While Frenchies may thoroughly enjoy obedience and light agility training, care should be taken to ensure they do not overheat or exhaust themselves.
Fun Activities for French Bulldogs
French Bulldog Grooming Guide
Though Frenchies might need special care due to their brachycephalic build, this short-coated breed is relatively simple to keep clean.
A French Bulldog’s flat face can have a lot of wrinkles, and those skin folds need to be kept clean and dry. Make sure they don’t get any food or drool stuck in their facial folds after eating by wiping them with a damp cloth or a medicated wipe.
Because French Bulldogs are at risk for skin allergies, they can benefit from a bath every one or two months. If your pup does develop skin allergies, they’ll need a bath more frequently with a medicated shampoo, depending on the severity of the specific skin issues.
French Bulldogs have a short coat and are average shedders. Their fur only requires occasional maintenance, and weekly brushing can help catch any loose hairs before they end up on your furniture.
A Frenchie's eyes should be wiped as needed to clear them of any drainage. This will also help prevent moisture from accumulating in the skin fold between their eyes and nose.
Because they’re prone to infections, French Bulldog ears should be cleaned every week or two with a canine ear cleanser. Make sure to clean their ears whenever your Frenchie is in water, like after bath time, to ensure the ear canals stay clean and dry.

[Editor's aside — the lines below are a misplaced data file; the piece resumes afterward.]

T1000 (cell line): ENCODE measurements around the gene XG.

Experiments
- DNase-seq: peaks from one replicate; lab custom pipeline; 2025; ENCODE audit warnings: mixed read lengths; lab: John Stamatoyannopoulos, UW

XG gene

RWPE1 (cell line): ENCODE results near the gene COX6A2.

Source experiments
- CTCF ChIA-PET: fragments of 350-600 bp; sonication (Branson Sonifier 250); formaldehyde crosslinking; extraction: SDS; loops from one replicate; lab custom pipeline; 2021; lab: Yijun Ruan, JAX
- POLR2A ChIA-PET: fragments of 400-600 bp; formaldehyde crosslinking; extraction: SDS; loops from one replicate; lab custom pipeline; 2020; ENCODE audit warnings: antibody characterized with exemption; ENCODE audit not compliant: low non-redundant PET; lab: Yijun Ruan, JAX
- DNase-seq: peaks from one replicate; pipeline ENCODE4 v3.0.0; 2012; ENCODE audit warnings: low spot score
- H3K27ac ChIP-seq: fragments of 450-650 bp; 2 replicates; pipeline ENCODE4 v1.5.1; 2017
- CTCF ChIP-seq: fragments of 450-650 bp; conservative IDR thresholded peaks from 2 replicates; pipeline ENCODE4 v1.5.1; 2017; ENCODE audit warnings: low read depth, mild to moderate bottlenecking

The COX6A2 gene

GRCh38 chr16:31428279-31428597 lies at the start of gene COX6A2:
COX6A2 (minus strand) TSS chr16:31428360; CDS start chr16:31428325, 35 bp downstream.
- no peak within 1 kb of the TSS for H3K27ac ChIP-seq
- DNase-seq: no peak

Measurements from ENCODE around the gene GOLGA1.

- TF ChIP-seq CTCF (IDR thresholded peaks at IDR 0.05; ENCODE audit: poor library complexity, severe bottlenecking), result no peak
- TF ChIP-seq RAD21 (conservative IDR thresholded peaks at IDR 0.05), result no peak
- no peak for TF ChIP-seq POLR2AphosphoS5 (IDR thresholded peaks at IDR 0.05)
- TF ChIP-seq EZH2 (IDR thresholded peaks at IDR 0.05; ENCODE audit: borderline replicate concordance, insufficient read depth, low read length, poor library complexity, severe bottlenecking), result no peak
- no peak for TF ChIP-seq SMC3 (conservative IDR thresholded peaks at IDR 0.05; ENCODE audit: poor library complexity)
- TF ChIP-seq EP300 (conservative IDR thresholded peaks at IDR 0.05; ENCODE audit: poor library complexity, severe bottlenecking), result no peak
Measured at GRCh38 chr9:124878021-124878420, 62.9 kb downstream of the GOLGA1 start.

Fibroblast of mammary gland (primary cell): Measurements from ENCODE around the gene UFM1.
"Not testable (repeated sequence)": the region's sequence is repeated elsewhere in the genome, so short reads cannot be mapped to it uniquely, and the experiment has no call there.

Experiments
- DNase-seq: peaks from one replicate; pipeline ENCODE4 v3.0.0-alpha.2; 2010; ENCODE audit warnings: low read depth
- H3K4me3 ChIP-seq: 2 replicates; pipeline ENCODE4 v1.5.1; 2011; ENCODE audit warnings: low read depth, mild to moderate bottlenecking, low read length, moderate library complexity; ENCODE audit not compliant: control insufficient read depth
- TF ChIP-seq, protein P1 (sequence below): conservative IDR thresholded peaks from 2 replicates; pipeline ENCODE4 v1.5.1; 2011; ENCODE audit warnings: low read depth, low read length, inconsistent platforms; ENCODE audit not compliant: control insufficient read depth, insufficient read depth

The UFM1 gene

Considerations for Pet Parents
The biggest thing to be aware of before bringing home a French Bulldog puppy is the breed's potential health issues. Due to their anatomy, Frenchies can have issues with breathing, overheating, giving birth, allergies, and their backs. Ensure you have a plan for any unexpected medical expenses that may arise.
French Bulldog FAQs
Is a French Bulldog a good family dog?
French Bulldogs make excellent family dogs. They typically get along well with children and other pets.
Are French Bulldogs smart dogs?
French Bulldogs are smart and playful dogs. They are generally easy to train if their training is rich in positive reinforcement and fun.
How much does a French Bulldog cost? Why are they so expensive?
The cost of a French Bulldog varies by region, but the average price in the U.S. is between $1,500–$5,000. They are expensive for a few reasons: For one, they’re highly sought-after because they are good-natured, easy-going companions, and can happily adapt to a small apartment. Additionally, French Bulldog puppies need to be delivered via C-section, which is an expensive procedure.
Are Frenchies high maintenance?
French Bulldogs can be high-maintenance due to their health issues. Regular ear cleaning is a must to avoid infections and, if your Frenchie has allergies, they may also require additional medications, special shampoo, and veterinary visits to keep their skin healthy and clear.
Can French Bulldogs go on long walks?
French Bulldogs should not be taken for excessively long walks. Short walks (around 15 minutes at a time) are ideal to keep their mind and body fit without exhausting them. Frenchies are not resistant to extreme temperatures and should not be out in hot or cold weather for long.
Featured Image: iStock.com/Tatyana Consaul